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A cash crunch at the GNOME Foundation

A cash crunch at the GNOME Foundation

Posted Apr 16, 2014 4:32 UTC (Wed) by Arker (guest, #14205)
In reply to: A cash crunch at the GNOME Foundation by pizza
Parent article: A cash crunch at the GNOME Foundation

On Usability Studies:

"They show you precisely what folks actually get stuck on, as opposed to what they say they get stuck on, or what you think they will get stuck on."

In theory that is what they should do. With enough funding, the right design and careful execution, they can do that. It's hard but not impossible.

But like studies in other fields, they can also give you the results you want, cheaply, quickly, and easily. Good design is difficult, and good experiments can get expensive. And who wants to waste a lot of time and money on a more elaborate experiment than they need to do before they get on with the fun part?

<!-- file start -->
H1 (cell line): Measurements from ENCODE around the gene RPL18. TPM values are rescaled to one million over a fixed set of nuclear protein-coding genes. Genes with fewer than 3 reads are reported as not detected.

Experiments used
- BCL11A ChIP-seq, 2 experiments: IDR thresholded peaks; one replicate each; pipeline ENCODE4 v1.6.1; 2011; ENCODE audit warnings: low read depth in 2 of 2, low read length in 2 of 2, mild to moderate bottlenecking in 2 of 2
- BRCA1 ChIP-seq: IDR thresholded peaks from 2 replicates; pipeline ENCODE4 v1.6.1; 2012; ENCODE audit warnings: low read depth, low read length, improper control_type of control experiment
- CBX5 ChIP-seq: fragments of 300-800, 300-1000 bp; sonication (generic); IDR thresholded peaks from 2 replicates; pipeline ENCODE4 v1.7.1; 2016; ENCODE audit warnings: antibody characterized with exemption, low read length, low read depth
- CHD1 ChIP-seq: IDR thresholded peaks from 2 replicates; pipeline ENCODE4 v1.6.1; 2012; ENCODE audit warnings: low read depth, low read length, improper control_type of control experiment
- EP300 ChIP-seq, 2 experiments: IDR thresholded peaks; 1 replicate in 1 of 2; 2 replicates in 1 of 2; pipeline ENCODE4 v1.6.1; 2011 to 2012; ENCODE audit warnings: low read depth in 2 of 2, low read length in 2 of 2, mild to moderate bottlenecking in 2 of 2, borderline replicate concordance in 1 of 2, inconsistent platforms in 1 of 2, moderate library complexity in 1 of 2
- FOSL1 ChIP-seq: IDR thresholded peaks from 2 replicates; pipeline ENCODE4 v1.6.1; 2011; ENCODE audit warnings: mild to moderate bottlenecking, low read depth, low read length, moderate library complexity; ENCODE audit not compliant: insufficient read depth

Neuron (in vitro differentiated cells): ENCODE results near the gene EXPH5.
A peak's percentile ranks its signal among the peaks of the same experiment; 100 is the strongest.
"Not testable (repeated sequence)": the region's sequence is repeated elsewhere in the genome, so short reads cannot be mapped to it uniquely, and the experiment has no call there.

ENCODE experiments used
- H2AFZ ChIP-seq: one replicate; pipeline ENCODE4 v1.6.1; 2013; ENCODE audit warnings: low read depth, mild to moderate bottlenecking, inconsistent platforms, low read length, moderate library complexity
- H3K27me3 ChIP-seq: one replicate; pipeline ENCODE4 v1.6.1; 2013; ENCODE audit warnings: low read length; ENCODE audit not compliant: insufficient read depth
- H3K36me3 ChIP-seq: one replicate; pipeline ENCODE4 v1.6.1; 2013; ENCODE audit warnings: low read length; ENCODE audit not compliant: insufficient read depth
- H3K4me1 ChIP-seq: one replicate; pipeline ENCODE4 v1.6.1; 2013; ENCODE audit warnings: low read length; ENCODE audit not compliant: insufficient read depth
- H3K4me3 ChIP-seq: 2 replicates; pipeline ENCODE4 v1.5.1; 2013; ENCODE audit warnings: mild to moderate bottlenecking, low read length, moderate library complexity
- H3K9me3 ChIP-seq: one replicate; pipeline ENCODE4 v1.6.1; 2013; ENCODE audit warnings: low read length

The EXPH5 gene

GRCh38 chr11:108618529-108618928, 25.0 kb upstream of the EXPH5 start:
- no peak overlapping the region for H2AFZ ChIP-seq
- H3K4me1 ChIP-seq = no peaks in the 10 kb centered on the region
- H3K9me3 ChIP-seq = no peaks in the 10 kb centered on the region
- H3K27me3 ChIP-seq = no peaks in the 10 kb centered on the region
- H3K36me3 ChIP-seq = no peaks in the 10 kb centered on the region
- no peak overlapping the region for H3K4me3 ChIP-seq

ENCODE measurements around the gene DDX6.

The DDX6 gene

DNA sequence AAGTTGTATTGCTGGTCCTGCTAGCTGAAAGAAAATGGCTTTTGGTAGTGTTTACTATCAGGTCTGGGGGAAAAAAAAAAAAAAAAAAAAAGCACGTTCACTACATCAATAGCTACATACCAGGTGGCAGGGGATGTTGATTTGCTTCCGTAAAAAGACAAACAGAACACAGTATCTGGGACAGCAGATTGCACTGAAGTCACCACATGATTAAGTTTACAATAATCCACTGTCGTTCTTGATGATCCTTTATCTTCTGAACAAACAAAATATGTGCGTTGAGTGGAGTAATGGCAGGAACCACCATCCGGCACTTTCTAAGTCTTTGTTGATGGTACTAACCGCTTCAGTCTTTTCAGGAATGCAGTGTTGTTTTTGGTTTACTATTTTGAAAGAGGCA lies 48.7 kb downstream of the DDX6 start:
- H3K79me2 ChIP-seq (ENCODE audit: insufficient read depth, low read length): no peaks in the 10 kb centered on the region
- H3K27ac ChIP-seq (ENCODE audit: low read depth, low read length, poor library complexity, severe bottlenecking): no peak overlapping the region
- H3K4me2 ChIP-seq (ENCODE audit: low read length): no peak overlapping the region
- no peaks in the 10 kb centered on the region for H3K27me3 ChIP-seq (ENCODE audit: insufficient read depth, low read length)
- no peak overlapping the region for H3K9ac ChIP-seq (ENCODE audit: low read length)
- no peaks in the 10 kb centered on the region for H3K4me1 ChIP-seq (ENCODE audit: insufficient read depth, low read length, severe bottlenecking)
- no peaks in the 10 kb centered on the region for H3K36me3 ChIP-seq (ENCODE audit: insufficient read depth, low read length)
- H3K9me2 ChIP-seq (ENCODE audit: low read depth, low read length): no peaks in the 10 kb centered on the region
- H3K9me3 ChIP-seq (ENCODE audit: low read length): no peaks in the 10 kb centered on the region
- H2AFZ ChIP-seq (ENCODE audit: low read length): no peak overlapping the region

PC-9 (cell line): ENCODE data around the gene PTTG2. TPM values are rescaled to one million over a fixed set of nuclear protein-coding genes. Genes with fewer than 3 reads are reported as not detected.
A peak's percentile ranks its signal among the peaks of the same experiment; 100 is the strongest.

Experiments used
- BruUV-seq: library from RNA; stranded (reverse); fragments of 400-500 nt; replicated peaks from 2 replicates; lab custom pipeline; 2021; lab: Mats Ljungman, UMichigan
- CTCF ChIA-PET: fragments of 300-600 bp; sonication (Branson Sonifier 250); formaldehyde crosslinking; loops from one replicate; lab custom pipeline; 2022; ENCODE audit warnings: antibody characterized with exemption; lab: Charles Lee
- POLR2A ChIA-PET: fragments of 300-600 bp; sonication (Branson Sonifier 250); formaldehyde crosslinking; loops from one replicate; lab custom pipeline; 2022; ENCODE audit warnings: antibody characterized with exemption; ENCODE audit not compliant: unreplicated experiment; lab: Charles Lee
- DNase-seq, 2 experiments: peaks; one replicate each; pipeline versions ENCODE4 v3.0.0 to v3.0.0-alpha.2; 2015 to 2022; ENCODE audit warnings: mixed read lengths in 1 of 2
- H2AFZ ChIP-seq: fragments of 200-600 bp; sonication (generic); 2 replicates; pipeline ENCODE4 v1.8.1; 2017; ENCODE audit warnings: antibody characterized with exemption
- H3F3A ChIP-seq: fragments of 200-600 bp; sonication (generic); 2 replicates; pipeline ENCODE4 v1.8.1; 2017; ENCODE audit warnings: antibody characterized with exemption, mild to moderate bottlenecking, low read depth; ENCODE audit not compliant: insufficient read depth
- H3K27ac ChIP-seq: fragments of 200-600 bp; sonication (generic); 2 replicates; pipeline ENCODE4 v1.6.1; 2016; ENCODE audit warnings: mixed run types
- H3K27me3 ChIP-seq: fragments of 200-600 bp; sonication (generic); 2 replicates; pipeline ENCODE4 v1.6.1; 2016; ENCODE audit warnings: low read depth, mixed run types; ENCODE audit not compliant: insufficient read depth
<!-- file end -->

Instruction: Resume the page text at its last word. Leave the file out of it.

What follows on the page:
With unlimited resources and a lot of creativity and imagination you might make mockups of a few hundred different systems, built around different design assumptions, following users long term... yeah no one does that. Yet everyone seems to be able to draw from the much more limited work that's been done absolute certainty for their own preferred theories.

So usability studies are no panacea. They need to be looked at skeptically and yes, both designed and evaluated using common sense if you can find any. It seems to be quite rare though.


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A cash crunch at the GNOME Foundation

Posted Apr 16, 2014 13:24 UTC (Wed) by pizza (subscriber, #46) [Link]

> So usability studies are no panacea. They need to be looked at skeptically and yes, both designed and evaluated using common sense if you can find any. It seems to be quite rare though.

FWIW I agree completely with what you said. I've been through this before [1] (albeit only peripherally), and it wasn't the utter skewering of the front-end developers' assumptions that impressed me so much as the massive disconnect between what the end-users/subjects said versus what they actually were doing.

[1] we had some real usability experts contracted to perform the testing, with an explicit goal of "find out what's wrong with this, and why" instead of merely seeking to confirm our obvious brilliance in constructing UIs. :)


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